The Arcane, Part 1 By CJ Cooke 2021
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The Arcane, Part 1 by CJ Cooke
Notes: CNN used text-comparison software to find additions and subtractions in the final opinion compared to the leaked first draft. Those differences were then reviewed by CNN staff. Small differences, particularly with punctuation, may not be reflected precisely. Footnotes, appendices and dissenting opinions are not currently included.
The first rational study of masonic history was published in Germany, but Georg Kloss's 1847 work, Geschichte der Freimaurerei in England, Irland und Schottland was never translated. When Findel's History of Freemasonry was translated from German to English in 1866, Woodford in England and Murray-Lyon in Scotland were already active writers on the subject. Woodford was Findel's guide when he visited York to inspect manuscripts, and would shortly collaborate with Hughan in collecting, dating and classifying the old manuscript constitutions. Albert Mackey was no less active in America. The list of his published works start in 1844 with "A Lexicon of Freemasonry", and extend to his monumental Encyclopedia of Freemasonry in 1874. Increasing interest, and participation, in masonic studies led, in 1886, to the formation in London of Quatuor Coronati Lodge, the first lodge dedicated to masonic research.
The historical record shows two levels of organisation in medieval masonry, the lodge and the "guild". The original use of the word lodge indicates a workshop erected on the site of a major work, the first mention being Vale Royal Abbey in 1278. Later, it gained the secondary meaning of the community of masons in a particular place. The earliest surviving records of these are the laws and ordinances of the lodge at York Minster in 1352. These regulations were imposed by the Dean and Chapter of the Minster.
In Scotland, the lodges of masons were brought under the control of two crown appointed officials, the Warden General and the Principal Master of Work to the Crown, the latter being in existence from 1539 at the latest. Towards the end of the century, William Schaw held both these posts. In 1598, in conference with the masters of lodges in south east Scotland, he produced a set of regulations for the governance of masons and their lodges now known as the Schaw Statutes. These state "They shall be true to one another and live charitably together as becometh sworn brethren and companions of the Craft." They mention wardens, deacons, entered prentices and cowans. The second Schaw statutes, a year later, included in their negotiations a representative of the Lodge of Kilwinning (now Lodge Mother Kilwinning No 0) in Ayrshire, which was assigned jurisdiction over the west of Scotland. Edinburgh became the "first and principal" lodge and Kilwinning the "second and head" lodge of Scotland, attempting to appease all parties. Since neither the King nor the master of Kilwinning was present, the document was not regarded as final or binding. It was assumed that the King's warrant for the regulations would be obtained. In 1602, Schaw wrote a Charter granting to Sir William St Clair of Rosslyn the right to purchase patronage over the masons of Scotland. Kilwinning is noticeably absent from the list of lodges appending their endorsement. The charter seems to have lapsed when St Clair fled following a scandal, and a second charter was granted to his son, also William St Clair, in 1628. This patronage was surrendered by their descendant, another William St Clair, on the formation of the Grand Lodge of Scotland in 1736, in spite of the fact that it never won the royal approval that would have made it valid.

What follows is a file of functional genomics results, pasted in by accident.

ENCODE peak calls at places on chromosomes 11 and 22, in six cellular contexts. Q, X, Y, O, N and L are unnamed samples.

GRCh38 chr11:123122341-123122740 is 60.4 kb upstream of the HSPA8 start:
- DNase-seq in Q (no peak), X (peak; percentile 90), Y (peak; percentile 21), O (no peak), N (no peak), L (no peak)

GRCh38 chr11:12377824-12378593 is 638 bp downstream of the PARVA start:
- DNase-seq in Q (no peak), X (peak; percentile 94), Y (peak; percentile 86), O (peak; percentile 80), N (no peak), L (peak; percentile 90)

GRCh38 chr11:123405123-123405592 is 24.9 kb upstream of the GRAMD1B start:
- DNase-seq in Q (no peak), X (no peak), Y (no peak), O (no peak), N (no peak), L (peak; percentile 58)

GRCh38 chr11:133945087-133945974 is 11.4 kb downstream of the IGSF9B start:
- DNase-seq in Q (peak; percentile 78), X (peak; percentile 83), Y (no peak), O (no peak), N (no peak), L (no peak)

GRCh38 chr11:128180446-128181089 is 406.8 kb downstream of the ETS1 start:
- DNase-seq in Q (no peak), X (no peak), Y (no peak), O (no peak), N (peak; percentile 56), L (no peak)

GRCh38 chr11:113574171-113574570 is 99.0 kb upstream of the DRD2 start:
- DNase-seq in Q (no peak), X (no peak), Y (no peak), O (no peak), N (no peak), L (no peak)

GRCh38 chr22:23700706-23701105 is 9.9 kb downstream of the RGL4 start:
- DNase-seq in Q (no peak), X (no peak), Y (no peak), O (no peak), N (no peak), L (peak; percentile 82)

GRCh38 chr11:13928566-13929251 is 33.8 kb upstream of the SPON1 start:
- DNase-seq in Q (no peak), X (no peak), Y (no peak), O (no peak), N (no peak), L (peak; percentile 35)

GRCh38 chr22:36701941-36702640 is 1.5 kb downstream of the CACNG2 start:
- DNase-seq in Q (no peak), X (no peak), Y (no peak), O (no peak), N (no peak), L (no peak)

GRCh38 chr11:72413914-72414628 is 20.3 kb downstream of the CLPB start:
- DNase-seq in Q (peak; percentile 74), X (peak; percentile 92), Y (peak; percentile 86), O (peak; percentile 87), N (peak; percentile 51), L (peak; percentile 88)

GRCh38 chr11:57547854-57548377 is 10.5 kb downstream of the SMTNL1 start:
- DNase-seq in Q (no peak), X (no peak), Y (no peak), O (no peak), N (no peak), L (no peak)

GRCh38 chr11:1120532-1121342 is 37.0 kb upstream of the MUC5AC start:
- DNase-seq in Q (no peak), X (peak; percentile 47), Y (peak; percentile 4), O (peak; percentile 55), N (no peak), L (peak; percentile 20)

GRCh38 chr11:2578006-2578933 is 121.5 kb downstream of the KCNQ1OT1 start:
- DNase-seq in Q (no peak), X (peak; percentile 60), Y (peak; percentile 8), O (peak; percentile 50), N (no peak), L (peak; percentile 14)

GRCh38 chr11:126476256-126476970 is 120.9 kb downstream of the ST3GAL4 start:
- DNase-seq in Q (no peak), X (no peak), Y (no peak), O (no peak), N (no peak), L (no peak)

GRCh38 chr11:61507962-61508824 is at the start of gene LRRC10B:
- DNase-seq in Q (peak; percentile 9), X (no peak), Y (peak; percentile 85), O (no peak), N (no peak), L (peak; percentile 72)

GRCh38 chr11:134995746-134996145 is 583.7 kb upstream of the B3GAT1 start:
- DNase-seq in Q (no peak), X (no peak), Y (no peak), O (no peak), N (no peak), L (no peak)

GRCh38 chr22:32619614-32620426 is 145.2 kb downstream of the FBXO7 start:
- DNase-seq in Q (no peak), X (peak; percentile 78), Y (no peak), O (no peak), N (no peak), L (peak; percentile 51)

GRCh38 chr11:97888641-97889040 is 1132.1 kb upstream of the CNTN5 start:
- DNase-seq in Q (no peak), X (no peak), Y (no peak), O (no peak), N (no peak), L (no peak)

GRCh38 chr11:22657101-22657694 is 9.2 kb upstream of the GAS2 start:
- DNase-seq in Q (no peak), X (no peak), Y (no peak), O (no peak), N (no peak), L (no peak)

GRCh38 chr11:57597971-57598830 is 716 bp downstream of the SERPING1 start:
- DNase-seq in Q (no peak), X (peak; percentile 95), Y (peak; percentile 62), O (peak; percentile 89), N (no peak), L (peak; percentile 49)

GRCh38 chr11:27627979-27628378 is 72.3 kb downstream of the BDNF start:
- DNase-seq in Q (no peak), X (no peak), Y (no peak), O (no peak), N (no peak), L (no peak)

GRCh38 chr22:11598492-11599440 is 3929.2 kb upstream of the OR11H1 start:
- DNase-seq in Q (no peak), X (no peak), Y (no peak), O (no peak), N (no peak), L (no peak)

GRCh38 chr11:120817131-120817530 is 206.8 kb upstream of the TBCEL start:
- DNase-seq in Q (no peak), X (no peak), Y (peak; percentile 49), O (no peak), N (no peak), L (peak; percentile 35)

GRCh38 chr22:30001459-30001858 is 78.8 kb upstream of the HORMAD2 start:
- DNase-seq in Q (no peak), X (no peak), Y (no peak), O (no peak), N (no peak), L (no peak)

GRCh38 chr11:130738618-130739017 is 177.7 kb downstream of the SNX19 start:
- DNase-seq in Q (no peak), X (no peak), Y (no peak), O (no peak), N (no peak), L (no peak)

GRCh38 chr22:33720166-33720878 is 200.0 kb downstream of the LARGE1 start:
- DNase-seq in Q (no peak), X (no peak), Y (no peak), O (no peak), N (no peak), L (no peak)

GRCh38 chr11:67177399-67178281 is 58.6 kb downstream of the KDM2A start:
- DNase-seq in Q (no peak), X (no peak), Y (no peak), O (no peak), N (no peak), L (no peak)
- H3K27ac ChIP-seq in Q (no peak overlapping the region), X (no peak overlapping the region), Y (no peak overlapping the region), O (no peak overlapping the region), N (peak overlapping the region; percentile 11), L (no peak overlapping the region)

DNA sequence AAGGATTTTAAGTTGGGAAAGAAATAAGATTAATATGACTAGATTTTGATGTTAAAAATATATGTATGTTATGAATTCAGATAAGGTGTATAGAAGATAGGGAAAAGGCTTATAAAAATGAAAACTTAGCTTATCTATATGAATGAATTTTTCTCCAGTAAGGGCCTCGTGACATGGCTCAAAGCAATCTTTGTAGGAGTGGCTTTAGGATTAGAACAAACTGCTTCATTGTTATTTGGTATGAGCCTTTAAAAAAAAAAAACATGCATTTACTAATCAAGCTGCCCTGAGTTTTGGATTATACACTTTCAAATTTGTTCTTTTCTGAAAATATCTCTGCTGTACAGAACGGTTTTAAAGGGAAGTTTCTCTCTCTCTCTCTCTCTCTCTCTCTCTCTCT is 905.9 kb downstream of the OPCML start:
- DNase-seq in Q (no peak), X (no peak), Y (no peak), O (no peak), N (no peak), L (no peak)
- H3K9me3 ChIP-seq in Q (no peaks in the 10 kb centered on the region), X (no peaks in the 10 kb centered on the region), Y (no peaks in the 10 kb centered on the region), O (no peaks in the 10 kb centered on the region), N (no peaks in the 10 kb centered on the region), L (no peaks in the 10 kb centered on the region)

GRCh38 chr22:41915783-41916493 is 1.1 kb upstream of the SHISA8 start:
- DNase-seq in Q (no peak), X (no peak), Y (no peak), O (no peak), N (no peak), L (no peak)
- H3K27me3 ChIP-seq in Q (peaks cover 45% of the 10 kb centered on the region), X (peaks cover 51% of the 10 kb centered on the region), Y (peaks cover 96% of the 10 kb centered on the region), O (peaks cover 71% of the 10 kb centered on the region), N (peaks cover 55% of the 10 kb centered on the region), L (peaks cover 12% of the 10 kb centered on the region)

Anderson's 1723 constitutions seem to recognise only the grades of Entered Apprentice, and the Fellowcraft/Master. Hence the third degree emerged sometime between 1723 and 1730, and took some time to spread within the craft. The fact that it did spread seems to many scholars to indicate that the tri-gradal system was not so much innovation, as the re-organisation of pre-existing material. The Mason word, once given to the Entered Apprentice, was now conferred in the third degree with the five points of fellowship, and the two linked words formerly bestowed on a fellowcraft were split between the first two degrees. The new Master Mason degree was centred on the myth of Hiram Abiff, which itself consists of three parts. The first is the biblical story of the Tyrian artisan with a Northern Israelite mother who became a master craftsman involved in the construction of King Solomon's Temple. The second is the story of his murder by subordinates, which is similar to one of the legends of the French Compagnonnage. Lastly, the story of the finding of his body, and the derivation therefrom of the five points of fellowship, which appears in the Graham Manuscript of 1725, where the body being sought and exhumed is that of Noah. The origin of this re-organisation is unknown. The earliest reference to the conferment of a third degree is from London, from the minutes of "Philo Musicae et Architecturae Societas Apollini", a short-lived musical society composed entirely of Freemasons. These minutes record the initiation and passing to the degree of Fellowcraft of Charles Cotton. Then, on 12 May 1725, the society took it upon itself to "pass" Brother Cotton and Brother Papillion Ball as Master Masons. This would nowadays be regarded as highly irregular. In March 1726 Gabriel Porterfield received the same degree in lodge Dumbarton Kilwinning in Scotland. That he was not the first is attested by the minutes of the lodge's foundation, only two months earlier, where Apprentices, Fellowcrafts, and Master Masons are recorded as attending. In December 1728, Greenock Kilwinning recorded separate fees for initiation, passing and raising.